How do we stop the Cape Crusade?

How do we stop the Cape Crusade?

January 18, 2018 0 By Shafiek Mouton

It’s been two weeks since the New Zealand All Blacks landed in Cape Town for their Rugby Championship clash against the Springboks. They were greeted at the airport by hundreds of fans draped in All Black attire and armed with smartphones to get pictures, videos and autographs of their Kiwi heroes.


Soon after, a video emerged on social media of the All Blacks team and management unloading a substantial amount of luggage from a truck on a hot day and Twitter erupted! “Teamwork!” “That’s what separates them from the rest”, “The Boks will never do something like that”, “That’s why I support them” they said. Well, to be honest, I was impressed too. Until I heard that the Boks does the same thing, all the time in fact, it just does not get filmed. It was just a piece of well-articulated PR then, I argued. Fact is, because the mighty All Blacks were in town, their every move were being watched and filmed by the die hard “Cape Crusaders” – a name given to the thousands of All Black fans from Cape Town, and, because it’s 2017, footage was uploaded to social media and people were raving about it.

I have to admit, the All Blacks is a PR dream. They are (by far) the best rugby team in the world. No doubt about that. And they have that been that for a while now. Only the 2009 Bok team of Peter de Villiers managed to beat the All Blacks on a regular basis. They are skillful, play an attractive, attacking brand of rugby, are great guys off the field, have magnificent Maori tribal-Inspired tattoos, they have the imposing and dynamic haka and of course, the ladies love them.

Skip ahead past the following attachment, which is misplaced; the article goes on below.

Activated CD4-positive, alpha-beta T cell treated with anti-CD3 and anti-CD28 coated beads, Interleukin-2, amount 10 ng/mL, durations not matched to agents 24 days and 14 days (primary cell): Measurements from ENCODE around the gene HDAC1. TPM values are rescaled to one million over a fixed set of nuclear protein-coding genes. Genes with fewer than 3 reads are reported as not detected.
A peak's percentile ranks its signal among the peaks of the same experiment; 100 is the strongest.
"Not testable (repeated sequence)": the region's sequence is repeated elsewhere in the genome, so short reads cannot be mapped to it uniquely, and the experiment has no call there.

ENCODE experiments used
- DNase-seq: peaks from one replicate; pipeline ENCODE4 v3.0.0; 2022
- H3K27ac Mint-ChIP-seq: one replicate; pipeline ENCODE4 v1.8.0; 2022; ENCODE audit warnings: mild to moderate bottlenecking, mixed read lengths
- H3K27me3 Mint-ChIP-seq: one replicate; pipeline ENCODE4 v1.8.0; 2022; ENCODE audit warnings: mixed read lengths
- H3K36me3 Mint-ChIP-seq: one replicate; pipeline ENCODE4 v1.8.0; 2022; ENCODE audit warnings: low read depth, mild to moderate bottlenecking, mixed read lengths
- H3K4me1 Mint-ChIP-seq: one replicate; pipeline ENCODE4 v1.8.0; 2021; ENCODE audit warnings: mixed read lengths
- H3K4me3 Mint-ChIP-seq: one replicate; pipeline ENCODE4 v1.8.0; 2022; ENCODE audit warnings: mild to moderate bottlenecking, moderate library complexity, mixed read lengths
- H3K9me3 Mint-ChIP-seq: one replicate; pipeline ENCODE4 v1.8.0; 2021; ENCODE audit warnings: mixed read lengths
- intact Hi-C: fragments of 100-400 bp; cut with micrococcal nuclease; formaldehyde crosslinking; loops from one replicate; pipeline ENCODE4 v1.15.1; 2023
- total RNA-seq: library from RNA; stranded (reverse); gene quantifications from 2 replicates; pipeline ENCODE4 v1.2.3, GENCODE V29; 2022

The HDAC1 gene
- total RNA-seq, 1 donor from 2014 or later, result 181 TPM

Where are you going with this, I hear you ask. Yesterday (17 October 2017) I was alerted by Facebook that I was mentioned in a comment. It was a News24 article by my very good friend, Janine-Lee van der Post, about this very subject – the New Zealand All Blacks. About how she’s fallen in love with rugby since marrying the love of her life, Clavern (a Cape Crusader), and more profoundly – with the All Blacks. Now I myself have noticed the recent posts on Instagram about her attending his club rugby games, trips to Newlands and more worryingly for me; her sporting an All Blacks cap. An All Blacks cap? Janine? I have known her since the late 90’s and the Janine I know doesn’t know (or care) much about any sport other than motorsport. She will claim to support a certain English Premier League Football team but that would not be 100% accurate as she hardly knows the difference between her supposed team and the other English teams in red. So for my dear friend to now watch rugby at Newlands and spend money on rugby merchandise, is something totally out of character.

She goes on to say that she now knows the difference between a loosehead prop and a flyhalf, what collapsing the scrum is, what the haka is, that it has different versions and she even claims to know two thorns in the Springboks flesh for so long; Richie McCaw and Dan Carter. She also claims to be “proudly South African” and that’s exactly where I want to enter the side of the ruck (much like McCaw did for so long) and create turnover ball!